The Virtual Cities Project uses 3D Modeling Software to present lost historic urban landscapes alongside
related historical information . Using our palette of editing tools, users can
create their own 3D cities and link both text and images to landscape features.
Perhaps the greatest challenge we faced with the project was selecting an appropriate 3D software. We deployed a number of technologies before we settled on Google Earth, the Google Earth plugin, and the associated toolset and libraries, which allowed us to shift focus away from implementation and instead concentrate on developing a database of historical information and 3D models. While Google Earth remains viable, the end of life of the plugin and the associated API forced us to go back to finding a suitable alternative technology. In Cesium we have found such an alternative that, in many ways, is superior to the software it replaced. The images below were captured from working prototypes such as those found on St. Louis City Neighborhoods .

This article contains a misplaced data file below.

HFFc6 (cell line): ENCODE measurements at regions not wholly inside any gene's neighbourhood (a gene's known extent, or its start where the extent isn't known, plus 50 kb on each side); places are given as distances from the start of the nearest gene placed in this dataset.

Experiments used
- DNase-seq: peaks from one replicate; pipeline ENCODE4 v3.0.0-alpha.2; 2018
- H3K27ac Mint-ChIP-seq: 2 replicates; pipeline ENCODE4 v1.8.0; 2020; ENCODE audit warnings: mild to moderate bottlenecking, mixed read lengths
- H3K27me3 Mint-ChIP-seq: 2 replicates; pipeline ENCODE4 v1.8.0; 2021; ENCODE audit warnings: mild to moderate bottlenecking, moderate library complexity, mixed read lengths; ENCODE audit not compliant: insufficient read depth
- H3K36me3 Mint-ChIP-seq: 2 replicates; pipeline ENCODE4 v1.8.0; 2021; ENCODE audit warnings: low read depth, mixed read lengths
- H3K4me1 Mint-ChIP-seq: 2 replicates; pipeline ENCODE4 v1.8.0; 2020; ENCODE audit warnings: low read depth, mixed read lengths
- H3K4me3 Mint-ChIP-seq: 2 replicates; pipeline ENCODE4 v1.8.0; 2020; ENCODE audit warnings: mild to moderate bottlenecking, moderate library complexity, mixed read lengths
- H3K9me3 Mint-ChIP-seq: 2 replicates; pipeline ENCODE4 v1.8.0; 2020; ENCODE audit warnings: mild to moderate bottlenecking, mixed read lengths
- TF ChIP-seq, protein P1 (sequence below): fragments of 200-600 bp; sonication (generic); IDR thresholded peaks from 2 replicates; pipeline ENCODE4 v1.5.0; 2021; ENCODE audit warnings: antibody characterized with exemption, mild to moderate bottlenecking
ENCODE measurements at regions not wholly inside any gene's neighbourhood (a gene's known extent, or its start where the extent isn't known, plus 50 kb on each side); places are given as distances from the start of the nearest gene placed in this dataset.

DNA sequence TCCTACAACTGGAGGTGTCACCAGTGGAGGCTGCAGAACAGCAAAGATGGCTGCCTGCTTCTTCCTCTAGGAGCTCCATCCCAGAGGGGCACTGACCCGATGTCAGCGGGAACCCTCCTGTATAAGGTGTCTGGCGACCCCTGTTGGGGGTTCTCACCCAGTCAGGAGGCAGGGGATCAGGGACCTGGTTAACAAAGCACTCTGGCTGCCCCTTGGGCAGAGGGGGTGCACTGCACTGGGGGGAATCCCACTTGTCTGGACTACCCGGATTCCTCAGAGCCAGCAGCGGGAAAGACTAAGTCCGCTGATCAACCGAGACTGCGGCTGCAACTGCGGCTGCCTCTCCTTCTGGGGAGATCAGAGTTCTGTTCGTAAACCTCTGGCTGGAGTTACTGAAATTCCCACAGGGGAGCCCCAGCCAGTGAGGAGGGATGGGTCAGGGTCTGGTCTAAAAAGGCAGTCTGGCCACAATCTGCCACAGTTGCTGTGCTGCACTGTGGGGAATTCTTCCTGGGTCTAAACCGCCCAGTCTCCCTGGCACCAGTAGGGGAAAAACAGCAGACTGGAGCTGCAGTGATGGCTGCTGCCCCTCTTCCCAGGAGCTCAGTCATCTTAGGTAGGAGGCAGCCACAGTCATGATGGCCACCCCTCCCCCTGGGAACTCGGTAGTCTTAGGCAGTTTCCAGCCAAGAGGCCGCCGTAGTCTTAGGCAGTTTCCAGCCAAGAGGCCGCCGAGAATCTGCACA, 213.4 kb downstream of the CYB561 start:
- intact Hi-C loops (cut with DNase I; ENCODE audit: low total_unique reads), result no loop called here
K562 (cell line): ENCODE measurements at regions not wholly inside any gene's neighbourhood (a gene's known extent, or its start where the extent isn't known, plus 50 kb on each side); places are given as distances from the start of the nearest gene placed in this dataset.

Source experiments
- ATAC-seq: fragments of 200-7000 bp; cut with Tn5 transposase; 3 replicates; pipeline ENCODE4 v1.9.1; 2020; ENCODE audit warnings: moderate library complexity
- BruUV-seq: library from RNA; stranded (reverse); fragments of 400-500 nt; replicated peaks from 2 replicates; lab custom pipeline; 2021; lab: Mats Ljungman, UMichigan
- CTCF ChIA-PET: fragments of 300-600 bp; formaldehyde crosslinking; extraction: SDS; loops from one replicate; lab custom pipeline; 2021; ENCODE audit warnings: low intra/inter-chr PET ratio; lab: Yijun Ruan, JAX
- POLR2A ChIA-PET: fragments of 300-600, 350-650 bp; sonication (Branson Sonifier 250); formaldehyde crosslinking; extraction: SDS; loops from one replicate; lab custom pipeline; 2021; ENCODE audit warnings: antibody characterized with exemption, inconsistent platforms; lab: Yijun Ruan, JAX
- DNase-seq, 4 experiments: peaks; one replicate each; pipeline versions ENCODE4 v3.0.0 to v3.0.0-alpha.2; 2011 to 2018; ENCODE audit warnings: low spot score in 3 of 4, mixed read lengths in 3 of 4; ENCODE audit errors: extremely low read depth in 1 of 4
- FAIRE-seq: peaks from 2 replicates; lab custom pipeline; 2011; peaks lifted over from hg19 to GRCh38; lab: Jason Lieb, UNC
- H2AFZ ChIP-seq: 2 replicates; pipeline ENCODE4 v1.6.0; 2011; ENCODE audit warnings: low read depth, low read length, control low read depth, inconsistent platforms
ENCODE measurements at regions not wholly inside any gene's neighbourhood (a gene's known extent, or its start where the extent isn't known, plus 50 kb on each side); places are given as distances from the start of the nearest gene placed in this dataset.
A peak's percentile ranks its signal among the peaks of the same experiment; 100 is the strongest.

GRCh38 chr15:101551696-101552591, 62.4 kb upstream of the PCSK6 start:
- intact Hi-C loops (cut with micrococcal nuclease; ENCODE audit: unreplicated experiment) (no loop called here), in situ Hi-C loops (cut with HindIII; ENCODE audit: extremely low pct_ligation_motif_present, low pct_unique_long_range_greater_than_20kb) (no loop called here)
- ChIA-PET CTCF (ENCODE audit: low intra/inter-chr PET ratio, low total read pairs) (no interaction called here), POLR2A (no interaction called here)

The Cesium timeline allows us to step through a site’s
When appropriate, content can be shown in a separate frame. For example, when a building's historical record contain a number of documents and images.
Prebuilt, animated, Guided Tours through more complex urban
landscapes can also be constructed, pointing the visitor to important sites in
A real-time infoBox editor, shown here before and after the
Test button was pressed, helps in the content creation process.